Talk to enough property managers and board members, and eventually you’ll hear the phrase “owner’s mentality” mentioned in reference to co-op and condo dwellers. Usually the phrase is uttered by way of a complaint, as in, “Our residents just don’t have an owner’s mentality about their units or their building.”
The charge can be made against a variety of residents—not simply those who are new to living in multi-family buildings. Whether they are new owners or long-time residents, it’s sometimes difficult for co-op and condo dwellers to understand that their board and management company are not responsible for maintaining, repairing, or managing every facet of every unit in the building.
In short, the board /management team are not landlords. They’re volunteer administrators and hired personnel, respectively, and their duties are clearly defined in their community’s governing documents.
Of course, in an ideal world every new co-op shareholder or condo unit owner would read their building’s governing documents from cover to cover and get clarification on any points they weren’t 100 percent crystal-clear on. In reality, the onus of educating new residents on their own responsibilities as owners in a multi-family building falls to boards and managers. Insuring that everyone understands what they are—and are not—responsible for lessens the chances for misunderstandings and discord between boards, management, and residents on down the road.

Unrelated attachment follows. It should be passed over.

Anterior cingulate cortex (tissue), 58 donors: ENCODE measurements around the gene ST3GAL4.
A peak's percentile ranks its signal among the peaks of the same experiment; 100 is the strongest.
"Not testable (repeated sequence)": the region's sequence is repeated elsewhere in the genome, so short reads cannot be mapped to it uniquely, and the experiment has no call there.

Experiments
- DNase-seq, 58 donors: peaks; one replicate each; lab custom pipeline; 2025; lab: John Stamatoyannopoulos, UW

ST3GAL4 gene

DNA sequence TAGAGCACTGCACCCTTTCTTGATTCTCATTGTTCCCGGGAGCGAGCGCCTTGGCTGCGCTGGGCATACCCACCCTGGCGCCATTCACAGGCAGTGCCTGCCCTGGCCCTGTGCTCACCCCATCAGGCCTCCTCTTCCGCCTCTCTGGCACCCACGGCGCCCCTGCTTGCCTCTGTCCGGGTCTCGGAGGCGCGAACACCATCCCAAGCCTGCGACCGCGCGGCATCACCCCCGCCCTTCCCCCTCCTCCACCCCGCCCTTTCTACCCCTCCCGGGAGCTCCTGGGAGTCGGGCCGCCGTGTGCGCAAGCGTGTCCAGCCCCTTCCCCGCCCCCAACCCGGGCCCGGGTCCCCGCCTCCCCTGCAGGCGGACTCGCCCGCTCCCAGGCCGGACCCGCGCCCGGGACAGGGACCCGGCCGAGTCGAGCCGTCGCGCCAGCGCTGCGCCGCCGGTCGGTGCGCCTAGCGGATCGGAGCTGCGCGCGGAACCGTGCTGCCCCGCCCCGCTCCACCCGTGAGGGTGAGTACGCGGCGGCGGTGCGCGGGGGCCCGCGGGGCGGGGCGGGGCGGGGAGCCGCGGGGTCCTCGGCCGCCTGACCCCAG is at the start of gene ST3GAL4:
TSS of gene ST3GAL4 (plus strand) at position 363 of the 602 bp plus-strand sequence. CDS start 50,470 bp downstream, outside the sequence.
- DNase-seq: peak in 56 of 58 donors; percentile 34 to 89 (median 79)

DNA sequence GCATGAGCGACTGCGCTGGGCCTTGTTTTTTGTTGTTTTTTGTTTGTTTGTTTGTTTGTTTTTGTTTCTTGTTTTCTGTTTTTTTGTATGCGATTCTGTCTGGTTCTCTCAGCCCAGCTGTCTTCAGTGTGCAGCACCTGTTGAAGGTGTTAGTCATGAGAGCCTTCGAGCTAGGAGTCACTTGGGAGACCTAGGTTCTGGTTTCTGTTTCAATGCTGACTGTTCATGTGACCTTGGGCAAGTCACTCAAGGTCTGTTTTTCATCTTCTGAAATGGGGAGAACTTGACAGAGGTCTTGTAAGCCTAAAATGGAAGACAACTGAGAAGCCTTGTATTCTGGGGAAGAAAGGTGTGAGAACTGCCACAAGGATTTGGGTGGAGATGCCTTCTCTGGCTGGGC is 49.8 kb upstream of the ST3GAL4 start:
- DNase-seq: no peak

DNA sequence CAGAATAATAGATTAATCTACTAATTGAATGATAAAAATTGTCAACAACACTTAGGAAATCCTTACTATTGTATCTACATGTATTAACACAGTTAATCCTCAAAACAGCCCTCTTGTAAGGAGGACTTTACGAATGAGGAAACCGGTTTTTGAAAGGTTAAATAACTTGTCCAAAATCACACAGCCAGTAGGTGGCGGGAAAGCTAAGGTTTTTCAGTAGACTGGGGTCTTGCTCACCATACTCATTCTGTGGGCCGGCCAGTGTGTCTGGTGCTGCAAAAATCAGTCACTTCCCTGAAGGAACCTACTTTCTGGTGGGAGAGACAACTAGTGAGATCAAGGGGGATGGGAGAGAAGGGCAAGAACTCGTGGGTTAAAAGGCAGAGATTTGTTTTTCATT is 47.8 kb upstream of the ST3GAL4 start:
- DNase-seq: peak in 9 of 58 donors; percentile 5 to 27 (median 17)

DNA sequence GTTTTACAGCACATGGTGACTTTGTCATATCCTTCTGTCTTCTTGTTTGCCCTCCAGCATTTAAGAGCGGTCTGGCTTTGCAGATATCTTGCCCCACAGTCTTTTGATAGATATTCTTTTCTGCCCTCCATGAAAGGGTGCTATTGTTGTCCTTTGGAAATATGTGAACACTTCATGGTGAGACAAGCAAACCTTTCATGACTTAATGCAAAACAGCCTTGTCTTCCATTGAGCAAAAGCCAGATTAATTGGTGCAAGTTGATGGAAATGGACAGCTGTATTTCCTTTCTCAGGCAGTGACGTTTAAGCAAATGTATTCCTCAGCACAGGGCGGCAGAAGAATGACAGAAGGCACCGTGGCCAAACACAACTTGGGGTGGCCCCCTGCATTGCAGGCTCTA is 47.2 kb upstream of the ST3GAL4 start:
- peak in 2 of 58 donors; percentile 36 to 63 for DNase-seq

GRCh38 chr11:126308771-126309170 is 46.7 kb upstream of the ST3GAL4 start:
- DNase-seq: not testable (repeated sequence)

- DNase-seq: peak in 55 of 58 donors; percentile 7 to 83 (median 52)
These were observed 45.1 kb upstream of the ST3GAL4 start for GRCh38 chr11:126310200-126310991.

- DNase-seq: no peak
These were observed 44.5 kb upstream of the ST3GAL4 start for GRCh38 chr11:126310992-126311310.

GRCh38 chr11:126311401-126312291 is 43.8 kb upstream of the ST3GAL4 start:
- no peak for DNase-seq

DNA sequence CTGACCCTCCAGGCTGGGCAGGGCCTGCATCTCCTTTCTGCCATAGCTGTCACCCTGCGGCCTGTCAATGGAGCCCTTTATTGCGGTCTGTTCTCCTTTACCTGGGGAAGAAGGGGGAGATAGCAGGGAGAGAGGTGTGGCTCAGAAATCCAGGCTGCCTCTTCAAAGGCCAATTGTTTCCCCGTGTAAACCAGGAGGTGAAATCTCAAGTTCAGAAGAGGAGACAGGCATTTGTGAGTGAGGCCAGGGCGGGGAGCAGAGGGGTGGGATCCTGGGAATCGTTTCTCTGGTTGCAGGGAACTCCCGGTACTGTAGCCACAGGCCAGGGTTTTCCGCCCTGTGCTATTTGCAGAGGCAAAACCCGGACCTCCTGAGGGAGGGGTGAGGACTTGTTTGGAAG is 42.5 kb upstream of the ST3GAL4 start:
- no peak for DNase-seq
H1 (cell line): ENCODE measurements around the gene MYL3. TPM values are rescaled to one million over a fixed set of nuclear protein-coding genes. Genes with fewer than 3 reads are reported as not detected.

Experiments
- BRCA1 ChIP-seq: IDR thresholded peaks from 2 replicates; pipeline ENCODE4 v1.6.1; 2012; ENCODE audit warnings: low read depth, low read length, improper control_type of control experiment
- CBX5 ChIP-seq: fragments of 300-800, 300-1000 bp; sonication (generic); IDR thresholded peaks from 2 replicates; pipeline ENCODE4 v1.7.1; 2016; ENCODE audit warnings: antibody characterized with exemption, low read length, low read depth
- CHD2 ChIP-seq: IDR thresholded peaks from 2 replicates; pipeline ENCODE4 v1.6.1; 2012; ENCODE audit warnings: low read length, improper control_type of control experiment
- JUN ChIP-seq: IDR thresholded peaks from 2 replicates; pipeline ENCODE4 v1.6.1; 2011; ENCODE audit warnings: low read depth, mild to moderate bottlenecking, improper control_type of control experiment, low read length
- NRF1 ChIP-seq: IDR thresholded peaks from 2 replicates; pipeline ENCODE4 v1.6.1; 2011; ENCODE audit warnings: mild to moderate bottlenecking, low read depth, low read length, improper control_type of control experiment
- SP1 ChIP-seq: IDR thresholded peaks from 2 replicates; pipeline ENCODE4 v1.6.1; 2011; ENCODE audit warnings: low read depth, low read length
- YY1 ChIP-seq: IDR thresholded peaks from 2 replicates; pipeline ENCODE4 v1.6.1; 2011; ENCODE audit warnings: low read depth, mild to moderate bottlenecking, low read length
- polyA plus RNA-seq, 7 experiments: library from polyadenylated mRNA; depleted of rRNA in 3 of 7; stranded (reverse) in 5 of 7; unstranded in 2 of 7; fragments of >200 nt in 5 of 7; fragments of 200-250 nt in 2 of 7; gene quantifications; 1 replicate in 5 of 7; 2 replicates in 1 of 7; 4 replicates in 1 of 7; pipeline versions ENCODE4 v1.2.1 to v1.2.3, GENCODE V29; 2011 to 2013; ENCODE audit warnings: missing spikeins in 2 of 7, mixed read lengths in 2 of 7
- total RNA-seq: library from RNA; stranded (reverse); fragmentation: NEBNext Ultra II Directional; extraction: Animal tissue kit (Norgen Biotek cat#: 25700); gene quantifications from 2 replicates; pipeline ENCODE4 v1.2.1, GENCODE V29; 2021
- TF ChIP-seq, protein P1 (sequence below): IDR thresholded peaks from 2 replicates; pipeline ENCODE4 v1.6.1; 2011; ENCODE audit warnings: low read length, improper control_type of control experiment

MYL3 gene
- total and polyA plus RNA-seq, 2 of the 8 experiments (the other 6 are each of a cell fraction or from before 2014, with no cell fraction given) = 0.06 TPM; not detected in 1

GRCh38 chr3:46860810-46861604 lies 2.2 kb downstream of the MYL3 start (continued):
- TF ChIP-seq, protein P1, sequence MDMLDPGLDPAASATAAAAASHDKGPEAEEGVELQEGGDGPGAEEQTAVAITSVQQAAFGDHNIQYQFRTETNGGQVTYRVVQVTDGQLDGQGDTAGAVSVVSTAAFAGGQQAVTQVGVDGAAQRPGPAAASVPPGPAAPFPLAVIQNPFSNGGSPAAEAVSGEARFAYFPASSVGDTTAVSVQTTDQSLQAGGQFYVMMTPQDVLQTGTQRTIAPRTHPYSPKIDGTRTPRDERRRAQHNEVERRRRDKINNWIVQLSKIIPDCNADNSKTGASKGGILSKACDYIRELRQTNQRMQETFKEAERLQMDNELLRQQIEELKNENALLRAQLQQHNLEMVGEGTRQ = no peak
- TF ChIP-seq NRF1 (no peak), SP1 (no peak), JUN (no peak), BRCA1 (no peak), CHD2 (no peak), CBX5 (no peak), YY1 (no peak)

Comparing Apples to Apples
According to Robert Braverman, an attorney specializing in co-op and condo law with Manhattan-based Braverman & Associates, landlord/tenant and shareholder/board relationships certainly have their similarities. “The board member/shareholder relationship is not totally unlike a landlord-tenant relationship,” he says. “There’s a lease between the co-op corporation and the shareholder. That’s one layer of the relationship. The biggest distinguishing factor is the [presence of] a board of directors that owes fiduciary duty to the shareholders [of a co-op.]”